Expert panel sheds light on problems being faced by mentally ill prisoners

02:09 PM | 18 Mar, 2022
Expert panel sheds light on problems being faced by mentally ill prisoners

ISLAMABAD – Justice Syed Mansoor Ali Shah of the Supreme Court of Pakistan has said that a judge who doesn’t have the knowledge of science cannot write a good judgment.

Speaking at a ceremony, which was organised to discuss the issue of the mentally ill prisoners, Justice Shah said the Safia Bano case is an exemplary one. He said the top court gave a historic judgment in a case involving mentally ill prisoners a year ago and this verdict opened the doors of the courts for science. 

The Justice Project Pakistan, which hosted the ceremony, released a report titled “Trapped Inside: Mental Illness and Incarceration” in collaboration with Australia’s Monash University. Acting Australian Ambassador to Pakistan Bryce Hutchison also spoke at the ceremony. 

The report presented a detailed analysis of the laws governing the mentally ill people in Pakistan and the judgement given by the Supreme Court last year. The report also highlighted the problems that the mentally ill people face in courts. 

According to the report, mentally ill people face severe punishments because their problems are not usually diagnosed on time and investigation officers, judicial officials, lawyers and judges are not aware of their problems, rights and needs. 

A panel discussion on the report and mentally ill people was also organised at the ceremony. Psychologist Dr Moodat Rana, National Commission for Human Rights Chairperson Rabiya Javeri Agha, Additional Advocate General Barrister Qasim Chohan and Sindh Prisons Inspector General Qazi Nazeer Ahmad also attended the ceremony.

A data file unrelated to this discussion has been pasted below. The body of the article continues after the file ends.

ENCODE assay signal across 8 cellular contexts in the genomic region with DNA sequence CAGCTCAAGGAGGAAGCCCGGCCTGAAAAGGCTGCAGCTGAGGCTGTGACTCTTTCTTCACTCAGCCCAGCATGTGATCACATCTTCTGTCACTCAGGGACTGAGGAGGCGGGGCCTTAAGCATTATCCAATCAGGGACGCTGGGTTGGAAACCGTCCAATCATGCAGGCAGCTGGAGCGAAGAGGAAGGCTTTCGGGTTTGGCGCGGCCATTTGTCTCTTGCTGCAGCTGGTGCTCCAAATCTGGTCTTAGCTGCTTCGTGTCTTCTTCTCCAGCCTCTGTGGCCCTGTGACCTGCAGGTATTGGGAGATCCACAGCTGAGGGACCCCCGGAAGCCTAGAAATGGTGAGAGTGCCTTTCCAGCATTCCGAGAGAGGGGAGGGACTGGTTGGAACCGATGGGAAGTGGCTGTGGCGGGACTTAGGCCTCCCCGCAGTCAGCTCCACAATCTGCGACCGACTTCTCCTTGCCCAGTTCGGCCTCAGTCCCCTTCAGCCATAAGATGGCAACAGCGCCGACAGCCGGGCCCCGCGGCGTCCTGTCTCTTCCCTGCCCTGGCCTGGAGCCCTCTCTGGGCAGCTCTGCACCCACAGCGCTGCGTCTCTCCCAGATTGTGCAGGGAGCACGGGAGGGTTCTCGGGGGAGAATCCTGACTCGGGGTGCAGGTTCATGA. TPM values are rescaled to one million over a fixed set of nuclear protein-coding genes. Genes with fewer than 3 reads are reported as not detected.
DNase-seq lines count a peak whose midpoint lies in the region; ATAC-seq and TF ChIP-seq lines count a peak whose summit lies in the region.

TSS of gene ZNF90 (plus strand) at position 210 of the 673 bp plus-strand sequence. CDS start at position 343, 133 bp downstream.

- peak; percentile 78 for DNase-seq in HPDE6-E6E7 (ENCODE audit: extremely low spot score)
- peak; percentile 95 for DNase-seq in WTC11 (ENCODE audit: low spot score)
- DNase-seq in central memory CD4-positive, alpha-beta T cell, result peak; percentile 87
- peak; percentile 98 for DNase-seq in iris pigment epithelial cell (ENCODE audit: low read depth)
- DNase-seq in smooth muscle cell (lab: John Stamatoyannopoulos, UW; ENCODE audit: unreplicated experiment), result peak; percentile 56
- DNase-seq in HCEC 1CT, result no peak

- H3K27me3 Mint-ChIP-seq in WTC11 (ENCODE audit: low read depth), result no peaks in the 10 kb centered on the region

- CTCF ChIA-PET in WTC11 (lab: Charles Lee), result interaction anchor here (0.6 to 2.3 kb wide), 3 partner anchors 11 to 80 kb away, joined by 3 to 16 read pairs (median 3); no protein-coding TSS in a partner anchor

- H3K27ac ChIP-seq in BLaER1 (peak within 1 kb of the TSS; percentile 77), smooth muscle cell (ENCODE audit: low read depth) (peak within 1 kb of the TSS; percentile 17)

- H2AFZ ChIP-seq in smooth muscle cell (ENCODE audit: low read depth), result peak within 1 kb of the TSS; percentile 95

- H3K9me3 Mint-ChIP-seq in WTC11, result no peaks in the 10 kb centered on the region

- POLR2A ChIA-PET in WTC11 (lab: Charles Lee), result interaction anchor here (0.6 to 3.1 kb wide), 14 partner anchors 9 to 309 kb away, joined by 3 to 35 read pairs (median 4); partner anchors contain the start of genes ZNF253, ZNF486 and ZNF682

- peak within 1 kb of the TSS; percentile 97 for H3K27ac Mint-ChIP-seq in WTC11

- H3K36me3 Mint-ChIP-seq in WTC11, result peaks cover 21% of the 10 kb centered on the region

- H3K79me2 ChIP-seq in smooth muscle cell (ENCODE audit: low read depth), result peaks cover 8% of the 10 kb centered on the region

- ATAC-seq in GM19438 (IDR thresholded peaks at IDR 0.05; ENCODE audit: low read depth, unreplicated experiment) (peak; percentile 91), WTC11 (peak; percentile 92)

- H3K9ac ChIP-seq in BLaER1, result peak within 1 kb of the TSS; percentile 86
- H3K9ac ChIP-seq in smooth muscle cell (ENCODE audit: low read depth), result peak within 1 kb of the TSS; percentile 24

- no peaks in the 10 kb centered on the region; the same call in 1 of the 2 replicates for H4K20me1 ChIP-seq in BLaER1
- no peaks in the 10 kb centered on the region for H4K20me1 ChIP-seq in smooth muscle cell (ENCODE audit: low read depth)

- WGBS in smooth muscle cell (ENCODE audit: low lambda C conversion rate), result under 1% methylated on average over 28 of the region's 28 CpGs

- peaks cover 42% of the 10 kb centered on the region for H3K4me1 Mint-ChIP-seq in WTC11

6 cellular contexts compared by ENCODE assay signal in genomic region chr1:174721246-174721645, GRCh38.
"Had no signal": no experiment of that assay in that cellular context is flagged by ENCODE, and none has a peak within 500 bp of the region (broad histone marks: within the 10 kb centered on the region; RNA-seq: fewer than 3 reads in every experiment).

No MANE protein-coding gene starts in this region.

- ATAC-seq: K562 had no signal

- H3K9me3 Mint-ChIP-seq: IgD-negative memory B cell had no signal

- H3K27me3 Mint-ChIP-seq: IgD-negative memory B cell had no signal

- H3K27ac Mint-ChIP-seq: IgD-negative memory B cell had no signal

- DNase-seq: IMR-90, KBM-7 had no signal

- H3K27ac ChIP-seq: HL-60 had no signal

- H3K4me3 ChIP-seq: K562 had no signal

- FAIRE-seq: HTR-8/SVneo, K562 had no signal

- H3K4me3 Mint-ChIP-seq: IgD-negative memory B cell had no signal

A five-member larger bench of the Supreme Court had given a judgement in the mentally ill prisoners’ case last year. 

The judgement said that prisoners who were unable to understand the meaning and reasons for their punishment should not be executed. 

The court had commuted the death sentences of Kaneezan Bibi, who had been imprisoned for 30 years, and Imdad Ali, who had been imprisoned for 16 years, to life imprisonment. The court had also directed the authorities to send another mercy appeal to the president for prisoner Ghulam Abbas. All these three prisoners were suffering from schizophrenia. 

The court had also directed the federal and the provincial governments to reform the laws relating to mentally ill prisoners, set up medical boards and initiate training programmes. 

Justice Project Pakistan Executive Director Sarah Belal said the Supreme Court judgement was a milestone and expressed the hope that directives given in this judgement would be enforced throughout Pakistan.